Wednesday, September 23, 2015

Hansel and Gretel at the Sydney Opera House

Like many of the folk tales that the German brothers, Jacob and Wilhelm Grimm, collected in the 19th century - including Cinderella, Rapunzel, Rumpelstiltskin, Sleeping Beauty, Snow White andThe Frog Prince - the haunting saga of Hansel and Gretel has continued to be told, to be read and to be filmed. One of humanity’s most enduring stories, today it’s printed in more than 100 languages.

It is a dark tale of hardship and hunger, of children abandoned by their parents and of an evil old woman who preys on the young. But, as writer Neil Gaiman says: “If you are protected from dark things, then you are unprepared to deal with dark things if ever they show up. I think it’s important to show dark things to kids—and in the showing of them, to also demonstrate that dark things can be beaten, that you have the power to fight back, that you can win.”

The obvious lesson to be learned from Hansel and Gretel is to “never take candy from a stranger”. But, in truth, this unsettling story - collected by the Grimm brothers in 1812 – was never designed as a moral tale but rather as a reflection on the fact that in medieval times - during periods of famine - many families were forced to abandon their children.

When unusually heavy rain began to fall in Europe, during the spring of 1315, the crops failed, the cost of food rose and people began to go hungry. The rain continued throughout the summer. People ate edible roots, plants, and tree bark: anything to stay alive. Domestic animals were butchered, seed grain was consumed, children were abandoned to fend for themselves and many elderly people refused to eat so that their grandchildren might survive. Many incidents of cannibalism were reported.

Seven hundred years later, children still disappear; war and catastrophic weather still result in terrible hardship and starvation. There is a lot that is familiar today in Hansel and Gretel.

Now re-imagined by director, Rodney Fisher AM, to encompass both its historical basis and its current relevance, the story is being told at the Opera House by the wonderfully charismatic Amanda Muggleton. The outstanding duo - violinist Victoria Jacono-Gilmovich and pianist, John Martin – provide the dazzling musical accompaniment, which is the work of the brilliant Australian composer, Elena Kats-Chernin.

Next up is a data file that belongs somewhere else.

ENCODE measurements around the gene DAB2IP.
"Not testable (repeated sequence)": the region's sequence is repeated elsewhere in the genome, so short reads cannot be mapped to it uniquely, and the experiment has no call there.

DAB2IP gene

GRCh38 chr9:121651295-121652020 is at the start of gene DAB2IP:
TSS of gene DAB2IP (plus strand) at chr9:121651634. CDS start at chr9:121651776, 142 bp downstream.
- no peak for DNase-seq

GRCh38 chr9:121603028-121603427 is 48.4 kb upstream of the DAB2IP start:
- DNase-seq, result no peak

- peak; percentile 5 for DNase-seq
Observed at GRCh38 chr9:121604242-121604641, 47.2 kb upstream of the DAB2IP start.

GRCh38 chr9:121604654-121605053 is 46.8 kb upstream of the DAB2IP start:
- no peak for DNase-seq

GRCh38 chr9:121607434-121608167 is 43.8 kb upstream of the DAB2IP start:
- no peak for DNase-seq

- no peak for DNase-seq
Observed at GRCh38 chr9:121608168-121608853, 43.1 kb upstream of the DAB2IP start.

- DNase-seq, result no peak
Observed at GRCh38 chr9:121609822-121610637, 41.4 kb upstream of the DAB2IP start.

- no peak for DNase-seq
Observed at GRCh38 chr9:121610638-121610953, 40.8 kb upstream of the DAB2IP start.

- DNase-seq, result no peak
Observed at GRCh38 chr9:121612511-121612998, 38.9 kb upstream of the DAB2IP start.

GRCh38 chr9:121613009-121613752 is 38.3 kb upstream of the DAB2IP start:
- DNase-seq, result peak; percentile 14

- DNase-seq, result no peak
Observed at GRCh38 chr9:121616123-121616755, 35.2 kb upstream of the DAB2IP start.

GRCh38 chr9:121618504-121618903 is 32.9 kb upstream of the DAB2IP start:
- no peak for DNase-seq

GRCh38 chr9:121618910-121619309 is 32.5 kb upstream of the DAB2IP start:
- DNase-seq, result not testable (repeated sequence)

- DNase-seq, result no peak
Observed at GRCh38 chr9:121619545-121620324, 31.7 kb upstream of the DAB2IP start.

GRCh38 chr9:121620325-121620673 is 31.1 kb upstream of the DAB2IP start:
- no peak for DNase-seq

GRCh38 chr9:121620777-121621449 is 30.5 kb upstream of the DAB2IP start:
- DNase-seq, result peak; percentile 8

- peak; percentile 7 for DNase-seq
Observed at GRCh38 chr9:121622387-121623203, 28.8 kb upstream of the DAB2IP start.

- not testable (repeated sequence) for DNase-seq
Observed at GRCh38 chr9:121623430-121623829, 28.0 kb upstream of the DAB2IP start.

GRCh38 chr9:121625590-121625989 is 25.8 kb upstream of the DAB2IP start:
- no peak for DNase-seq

Monday, June 8, 2015

Proper Care of String Instruments

A good string instrument is not made in a day , but rather is the product of many months of the most painstaking and expert work. To give an instrument proper care requires little time , and is not a difficult task. Regular attention to the following details will help keep a string instrument in the best playing condition.

The Most Important rule: Always keep the instrument in its case when not in use.

Never , under any circumstances , allow anyone but an expert string instrument repairer to repair your instrument. More fine instruments have been ruined by inexperienced repairers than in any other way. Even though the repair needed seems of a minor nature , be sure to place your instrument in skilled hands.

The instrument should not be subjected to rapid changes in temperature , so far as possible. When taking the instrument outdoors , it should be kept in its case , particularly in extremely hot or cold weather. Also , the instrument should not be exposed to hot sun. Care should be taken to store the instrument in a place with moderate humidity , away from heating.

A soft cloth , preferably flannel , should be used to remove the rosin dust from the instrument , the strings , and from the bow stick after each usage. An excessive accumulation of rosin dust on the strings can be removed by lightly scraping the strings with the thumb nail. NEVER TOUCH THE INSTRUMENT VARNISH WITH ALCOHOL. Alcohol is a solvent and will damage the varnish on a string instrument beyond recovery. When extensive cleaning is requires , the instrument should be given to an expert repairer.

The bridge is normally positioned between the inner f-hole notches , and the feet of the bridge are fitted so that the back side (nearest to the tailpiece) is perpendicular to the top of the instrument. The pull of the strings constantly forces the bridge to incline toward the fingerboard. For this reason , the bridge should be checked frequently and returned to the proper position , so that it minimises the bridge warping and even breaking. This is best done by grasping the bridge at both upper corners with the thumb and first finger of each hand , while holding the instrument firmly braced , and gently forcing the top of the bridge backward to the proper angle.

In general , strings are replaced one at a time. To replace a complete set of strings , remove only one string at a time. Start with the two middle strings removing the old one , putting on the new one and bringing it up to pitch , then the outside strings.
 Every player will do well to carry a complete set of spare strings for immediate replacement in case a string should break or become false. One small but very important detail involves a frequent check that the string tuners used for metal strings have not been turned down so far as to scratch the top of the instrument. This also prevents tuning the string properly.

The length , fitting and position of the sound post require individual adjustment specifically for each instrument. If the post is too short  the pressure of the strings will , in time , pull down and warp the top; if it is too long , wither the top or back , or both may warp or even crack. A sound post of improper length can sometimes be detected by the level of the F-hole wings in relation to the instrument top. In any event , the fitting and adjustment of a sound post should be done by an expert.